4 Leadership Questions to Boost Your Retention Rates
We all know teacher and principal turnover is costly.
First and foremost, it is harmful for students who continually lose access to high-quality instruction and the hidden benefits of consistency, institutional knowledge, and personal relationships. Substitute teachers are rarely a long-term solution. New hires are more likely to be novice teachers and often less skilled. Interim principals are often so overwhelmed that they overlook the value of being in classrooms and providing instructional feedback and support to teachers.
High teacher turnover also diverts valuable resources away from critical initiatives and school improvement efforts and shifts them toward a labor-intensive focus on recruitment and hiring. The same is true for principal turnover. Both have lasting implications for students and school communities as well. Even before the pandemic and the current politically charged landscape of education, research shows that nearly half of all teachers leave the profession within the first five years.
The exodus of teachers, especially now at the mid-year, can be hard to manage, but we must not overlook another key research finding: Highly effective principals positively influence teacher retention. They influence student learning, too, which teachers care deeply about. Investing in school leaders at the same time we invest in teachers can be a path forward to avoiding principal burnout and reducing teacher turnover, both of which most district and school leaders can influence and control.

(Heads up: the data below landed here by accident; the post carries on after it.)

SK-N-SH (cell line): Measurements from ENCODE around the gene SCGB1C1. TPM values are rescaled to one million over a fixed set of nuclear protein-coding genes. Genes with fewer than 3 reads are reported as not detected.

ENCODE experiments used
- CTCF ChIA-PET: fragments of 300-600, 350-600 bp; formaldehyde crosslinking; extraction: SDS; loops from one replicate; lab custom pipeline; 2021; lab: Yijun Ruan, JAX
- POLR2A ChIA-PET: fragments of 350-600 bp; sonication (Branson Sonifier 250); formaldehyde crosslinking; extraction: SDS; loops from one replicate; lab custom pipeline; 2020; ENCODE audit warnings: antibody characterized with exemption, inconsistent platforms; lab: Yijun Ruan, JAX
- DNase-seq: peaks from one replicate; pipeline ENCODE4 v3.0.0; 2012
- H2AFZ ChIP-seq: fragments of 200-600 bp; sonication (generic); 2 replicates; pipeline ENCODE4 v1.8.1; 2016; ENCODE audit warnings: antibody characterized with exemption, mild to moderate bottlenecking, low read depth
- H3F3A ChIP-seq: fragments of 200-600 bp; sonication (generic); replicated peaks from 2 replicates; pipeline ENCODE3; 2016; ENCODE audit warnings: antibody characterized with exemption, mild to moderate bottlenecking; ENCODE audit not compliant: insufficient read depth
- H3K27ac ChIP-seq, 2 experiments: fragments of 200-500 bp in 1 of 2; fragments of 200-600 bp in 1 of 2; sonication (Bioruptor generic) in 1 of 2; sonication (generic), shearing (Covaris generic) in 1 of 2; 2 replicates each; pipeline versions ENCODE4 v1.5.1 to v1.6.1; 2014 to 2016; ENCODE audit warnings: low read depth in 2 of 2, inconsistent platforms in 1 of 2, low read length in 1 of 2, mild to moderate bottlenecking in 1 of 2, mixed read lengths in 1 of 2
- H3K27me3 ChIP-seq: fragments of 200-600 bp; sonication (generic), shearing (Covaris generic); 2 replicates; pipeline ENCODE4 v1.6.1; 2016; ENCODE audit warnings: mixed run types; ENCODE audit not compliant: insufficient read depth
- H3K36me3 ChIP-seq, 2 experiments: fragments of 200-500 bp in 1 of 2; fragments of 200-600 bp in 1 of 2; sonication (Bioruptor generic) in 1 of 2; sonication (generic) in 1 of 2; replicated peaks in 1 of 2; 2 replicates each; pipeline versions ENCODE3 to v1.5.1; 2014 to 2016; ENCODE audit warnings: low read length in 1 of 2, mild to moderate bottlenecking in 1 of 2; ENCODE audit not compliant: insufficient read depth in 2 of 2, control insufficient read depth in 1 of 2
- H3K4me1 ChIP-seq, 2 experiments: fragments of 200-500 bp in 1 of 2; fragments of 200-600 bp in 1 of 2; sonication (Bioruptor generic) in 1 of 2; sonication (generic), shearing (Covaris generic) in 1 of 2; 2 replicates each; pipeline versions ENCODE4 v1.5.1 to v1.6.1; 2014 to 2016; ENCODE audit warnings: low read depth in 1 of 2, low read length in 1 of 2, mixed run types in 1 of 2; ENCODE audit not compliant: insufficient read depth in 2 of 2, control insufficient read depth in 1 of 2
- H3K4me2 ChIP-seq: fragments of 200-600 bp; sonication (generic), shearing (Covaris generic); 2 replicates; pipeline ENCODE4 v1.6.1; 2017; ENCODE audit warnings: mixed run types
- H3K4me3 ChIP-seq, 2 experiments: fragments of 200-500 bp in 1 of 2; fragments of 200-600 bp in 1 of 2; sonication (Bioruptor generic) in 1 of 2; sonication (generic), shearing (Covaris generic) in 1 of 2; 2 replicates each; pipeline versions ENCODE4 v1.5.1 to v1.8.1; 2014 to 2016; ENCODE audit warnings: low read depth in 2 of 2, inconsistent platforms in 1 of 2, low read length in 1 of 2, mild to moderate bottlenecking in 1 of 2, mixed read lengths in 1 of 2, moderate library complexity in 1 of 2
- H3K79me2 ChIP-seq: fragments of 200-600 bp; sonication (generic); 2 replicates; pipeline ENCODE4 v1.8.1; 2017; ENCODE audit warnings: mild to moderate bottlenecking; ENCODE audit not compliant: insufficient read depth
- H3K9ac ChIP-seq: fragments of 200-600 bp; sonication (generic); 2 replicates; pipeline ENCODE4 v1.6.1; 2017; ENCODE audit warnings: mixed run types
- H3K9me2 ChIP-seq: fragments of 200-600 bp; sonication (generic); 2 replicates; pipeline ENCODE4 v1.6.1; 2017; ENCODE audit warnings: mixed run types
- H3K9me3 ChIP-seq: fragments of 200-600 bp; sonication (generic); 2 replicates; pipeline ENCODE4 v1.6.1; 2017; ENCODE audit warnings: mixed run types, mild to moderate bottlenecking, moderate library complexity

Investing in school leaders at the same time we invest in teachers can be a path forward to improving principal retention and reducing teacher turnover.
Here are four questions that can guide your approach to retention—as a principal looking to keep your best teachers and as a district leader looking to keep your best principals.
Have you asked?
Teachers, like principals, want their voices to be heard. Many districts employ annual or semi-annual culture surveys for students and staff. That information is helpful, but teachers and principals also benefit from real-time surveys and check-ins that take a few minutes and yield immediate feedback. One district in Texas conducted 30-second pulse checks every other week that asked: How are you feeling about your work? Is there anything you’d like to share about how you are feeling or how your work is going? What resources/support can make it better?
This kind of frequent and actionable data creates a feedback cycle of care and responsiveness that becomes a systemic part of a school and district culture. Even the action of having “stay conversations”—asking teachers or principals to stay—can add to their experience of being heard, valued, and appreciated.
Have you offered avenues for growth?
Principals, like teachers, cite professional development opportunities as a key reason to stay in the field. Inadequate preparation for principals is frequently connected to early exits from the career, so providing school leaders with access to high-quality, job-embedded training is a must. The most impactful approach—be it coaching, mentorship, professional learning communities and networks—offers opportunities for leaders to practice and apply their new learning in their day-to-day work. This kind of learning allows principals to translate theory into practice, to the benefit of everyone in the school community, and student achievement in particular.